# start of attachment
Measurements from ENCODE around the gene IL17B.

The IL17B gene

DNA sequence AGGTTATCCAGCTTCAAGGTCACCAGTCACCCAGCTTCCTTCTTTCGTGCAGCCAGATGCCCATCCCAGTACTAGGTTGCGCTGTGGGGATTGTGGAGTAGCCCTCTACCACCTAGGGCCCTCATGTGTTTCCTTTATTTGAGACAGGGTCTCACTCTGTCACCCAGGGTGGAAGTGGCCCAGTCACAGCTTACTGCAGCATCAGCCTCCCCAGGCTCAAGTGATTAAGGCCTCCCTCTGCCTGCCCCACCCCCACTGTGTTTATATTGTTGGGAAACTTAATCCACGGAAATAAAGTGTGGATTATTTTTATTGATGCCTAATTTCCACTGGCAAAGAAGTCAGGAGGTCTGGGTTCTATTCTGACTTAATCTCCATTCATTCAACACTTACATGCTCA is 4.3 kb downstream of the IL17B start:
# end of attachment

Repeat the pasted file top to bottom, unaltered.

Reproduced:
Measurements from ENCODE around the gene IL17B.

The IL17B gene

DNA sequence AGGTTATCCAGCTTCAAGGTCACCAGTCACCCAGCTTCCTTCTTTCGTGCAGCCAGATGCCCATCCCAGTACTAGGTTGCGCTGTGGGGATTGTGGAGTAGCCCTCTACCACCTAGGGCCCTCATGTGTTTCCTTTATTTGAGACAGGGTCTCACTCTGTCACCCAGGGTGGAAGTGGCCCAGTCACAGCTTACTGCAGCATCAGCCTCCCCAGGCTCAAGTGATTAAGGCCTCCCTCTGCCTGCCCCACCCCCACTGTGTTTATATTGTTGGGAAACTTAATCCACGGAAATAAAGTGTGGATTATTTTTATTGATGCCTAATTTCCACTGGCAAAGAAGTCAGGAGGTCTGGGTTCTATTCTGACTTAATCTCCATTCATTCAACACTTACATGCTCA is 4.3 kb downstream of the IL17B start: